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Here are some sample letters or emails.

IF YOU HAVE A REAL ESTATE LICENSE
Dear Senator [name];
My name is Vena Jones-Cox and I am a life-long resident of Cincinnati.
I am writing you to encourage you to vote NO on HR 1728, the “Mortgage Reform and Anti-Predatory Lending Act”.
While many of the provisions of the act are positive steps toward mortgage reform, the inclusion of private owners in the act (see section 101(3)(e)) will enormously reduce the housing choice of Ohioans and the ability of home owners to sell properties in this already-slow market.

As a real estate broker, I have seen several dozen cases in the past year of home sellers and buyers coming to an agreement for an installment sale on a property that the owner desperately needed to sell (often to avoid foreclosure) and the buyer desperately wanted to buy, but could not raise the down payment needed for conventional financing.

In all cases, these sales turned out to be win-win deals for the buyer and seller; the seller was able to get rid of an unwanted property to a buyer who loved it, and the buyer was able to get his new home at an affordable payment and interest rates with none of the usual costs (points, application fees etc) inherent in more conventional mortgage transactions.

In Ohio, these transactions are already regulated by state law: a low maximum interest rate is already in place, and both the buyer and seller are protected by other regulations at the state level.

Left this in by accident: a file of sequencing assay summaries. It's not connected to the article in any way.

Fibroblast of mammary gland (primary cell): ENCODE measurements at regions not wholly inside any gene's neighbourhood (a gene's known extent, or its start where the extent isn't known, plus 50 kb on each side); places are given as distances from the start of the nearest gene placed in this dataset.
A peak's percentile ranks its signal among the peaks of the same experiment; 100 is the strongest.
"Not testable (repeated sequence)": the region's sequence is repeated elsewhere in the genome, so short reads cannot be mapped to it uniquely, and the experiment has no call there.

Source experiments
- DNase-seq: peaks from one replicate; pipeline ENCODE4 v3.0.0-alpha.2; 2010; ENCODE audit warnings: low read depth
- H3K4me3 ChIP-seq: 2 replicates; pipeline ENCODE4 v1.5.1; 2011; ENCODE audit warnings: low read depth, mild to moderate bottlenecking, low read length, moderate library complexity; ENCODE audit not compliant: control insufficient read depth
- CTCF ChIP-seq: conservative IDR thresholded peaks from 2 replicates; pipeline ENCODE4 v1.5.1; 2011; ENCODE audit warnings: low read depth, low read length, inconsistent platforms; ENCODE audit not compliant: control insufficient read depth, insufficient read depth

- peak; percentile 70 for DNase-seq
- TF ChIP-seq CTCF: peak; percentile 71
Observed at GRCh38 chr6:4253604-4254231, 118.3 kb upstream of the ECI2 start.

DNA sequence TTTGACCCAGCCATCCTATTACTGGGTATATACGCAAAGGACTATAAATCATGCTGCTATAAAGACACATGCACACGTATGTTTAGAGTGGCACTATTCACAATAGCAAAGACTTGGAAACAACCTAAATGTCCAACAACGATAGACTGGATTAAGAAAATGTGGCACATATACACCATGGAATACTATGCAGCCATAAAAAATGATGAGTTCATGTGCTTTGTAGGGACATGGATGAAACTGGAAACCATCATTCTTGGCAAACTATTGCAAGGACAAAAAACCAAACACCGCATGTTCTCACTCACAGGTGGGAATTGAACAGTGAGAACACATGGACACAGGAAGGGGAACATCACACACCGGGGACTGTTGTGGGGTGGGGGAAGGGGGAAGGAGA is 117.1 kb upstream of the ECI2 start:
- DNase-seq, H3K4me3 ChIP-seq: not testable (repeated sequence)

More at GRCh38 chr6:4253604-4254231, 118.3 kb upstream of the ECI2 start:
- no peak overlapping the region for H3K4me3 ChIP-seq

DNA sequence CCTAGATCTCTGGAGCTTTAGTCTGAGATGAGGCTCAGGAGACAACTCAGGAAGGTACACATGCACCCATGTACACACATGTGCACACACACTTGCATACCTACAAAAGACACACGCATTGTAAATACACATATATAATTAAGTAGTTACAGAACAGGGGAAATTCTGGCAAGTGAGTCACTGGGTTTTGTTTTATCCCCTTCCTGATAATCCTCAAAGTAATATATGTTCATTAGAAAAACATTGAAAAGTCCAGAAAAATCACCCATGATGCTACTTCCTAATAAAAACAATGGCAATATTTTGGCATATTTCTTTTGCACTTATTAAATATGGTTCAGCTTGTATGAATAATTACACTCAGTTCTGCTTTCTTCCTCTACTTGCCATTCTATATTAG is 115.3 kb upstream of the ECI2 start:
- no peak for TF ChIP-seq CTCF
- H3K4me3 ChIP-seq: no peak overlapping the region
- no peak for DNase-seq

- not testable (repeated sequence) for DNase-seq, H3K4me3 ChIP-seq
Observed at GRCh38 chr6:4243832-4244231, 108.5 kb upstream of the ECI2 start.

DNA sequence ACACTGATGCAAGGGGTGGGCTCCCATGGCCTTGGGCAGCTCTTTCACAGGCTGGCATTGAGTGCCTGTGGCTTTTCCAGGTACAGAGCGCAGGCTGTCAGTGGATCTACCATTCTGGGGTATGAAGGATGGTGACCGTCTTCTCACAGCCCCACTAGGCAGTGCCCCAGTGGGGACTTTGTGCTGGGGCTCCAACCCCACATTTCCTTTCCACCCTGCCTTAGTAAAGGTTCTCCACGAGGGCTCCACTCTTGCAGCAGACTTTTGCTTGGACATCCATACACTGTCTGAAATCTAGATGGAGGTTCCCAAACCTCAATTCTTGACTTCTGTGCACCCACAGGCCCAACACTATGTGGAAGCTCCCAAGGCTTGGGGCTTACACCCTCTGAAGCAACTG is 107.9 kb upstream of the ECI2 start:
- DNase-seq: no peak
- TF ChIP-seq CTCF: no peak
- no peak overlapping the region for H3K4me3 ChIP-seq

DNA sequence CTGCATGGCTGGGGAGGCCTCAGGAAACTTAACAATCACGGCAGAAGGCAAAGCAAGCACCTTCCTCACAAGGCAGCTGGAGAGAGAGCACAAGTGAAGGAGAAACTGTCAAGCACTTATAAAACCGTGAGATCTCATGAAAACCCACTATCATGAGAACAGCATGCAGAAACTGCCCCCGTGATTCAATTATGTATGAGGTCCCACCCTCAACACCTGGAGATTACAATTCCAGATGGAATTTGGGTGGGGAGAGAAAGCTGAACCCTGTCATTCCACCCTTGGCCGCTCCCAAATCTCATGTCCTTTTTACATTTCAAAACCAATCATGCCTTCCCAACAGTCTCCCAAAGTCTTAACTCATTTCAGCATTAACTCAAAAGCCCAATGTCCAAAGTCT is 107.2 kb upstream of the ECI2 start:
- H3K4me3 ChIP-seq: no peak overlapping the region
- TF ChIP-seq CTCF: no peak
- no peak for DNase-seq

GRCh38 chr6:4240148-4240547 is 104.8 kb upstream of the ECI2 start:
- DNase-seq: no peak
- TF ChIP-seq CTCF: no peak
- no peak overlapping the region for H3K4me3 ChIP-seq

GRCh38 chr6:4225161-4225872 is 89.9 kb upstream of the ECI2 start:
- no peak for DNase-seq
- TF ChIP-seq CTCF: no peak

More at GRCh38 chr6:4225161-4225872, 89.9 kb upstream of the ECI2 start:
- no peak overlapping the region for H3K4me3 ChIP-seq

In defense of private property rights, owners should be exempted from the burdensome and unnecessary rules that this law foists upon them. In its current form, it would all but shut off the “owner financing” market that is the only way that many sellers can sell and many buyers can buy right now.

PLEASE DO NOT LET THIS RESTRICTION ON PRIVATE PROPERTY RIGHTS PASS THE SENATE. It is unnecessary to stop private buyers and sellers from transacting business that is beneficial to both of them-they are not the problem that the bill seeks to solve. HR 1728 would be extremely harmful to thousands of your constituents.

It will exacerbate the problem OF foreclosure, as fewer sellers will be able to sell their homes to avoid it, and CAUSED BY foreclosure, as fewer buyers who have recently experienced foreclosure will be able to re-start the process of home ownership inexpensively and easily by negotiating owner financing.

Thank you for your consideration;
Vena Jones-Cox
Licensed Real Estate Broker license #
Phone #

email
IF YOU SELL HOUSES WITH OWNER FINANCING

Dear Senator [name];
My name is Vena Jones-Cox and I am a life-long resident of Cincinnati.
I am writing you to encourage you to vote NO on HR 1728, the “Mortgage Reform and Anti-Predatory Lending Act”.
While many of the provisions of the act are positive steps toward mortgage reform, the inclusion of private owners in the act (see section 101(3)(e)) will enormously reduce the housing choice of Ohioans and the ability of home owners to sell properties in this already-slow market.

As a professional housing provider, I sell several houses each year to home buyers on installment sale [or, if you have not purchased a property, add here: “I had planned to sell several houses this year on installment sale]-a practice that would become impossible under this law in its current form.

I find that in today’s slow market, the best way for me to help buyers who desperately want to become homeowners, but who cannot raise the downpayment or meet the other terms needed for conventional financing, is to allow them to make payments directly to me.

These sales are win-win deals for both the buyer and myself; I am able to turn over homes that I’ve bought and rehabbed (often from foreclosures) to buyers who love and can afford them, and the buyer can get his new home at an affordable payment and interest rates with none of the usual costs (points, application fees etc) inherent in more conventional mortgage transactions.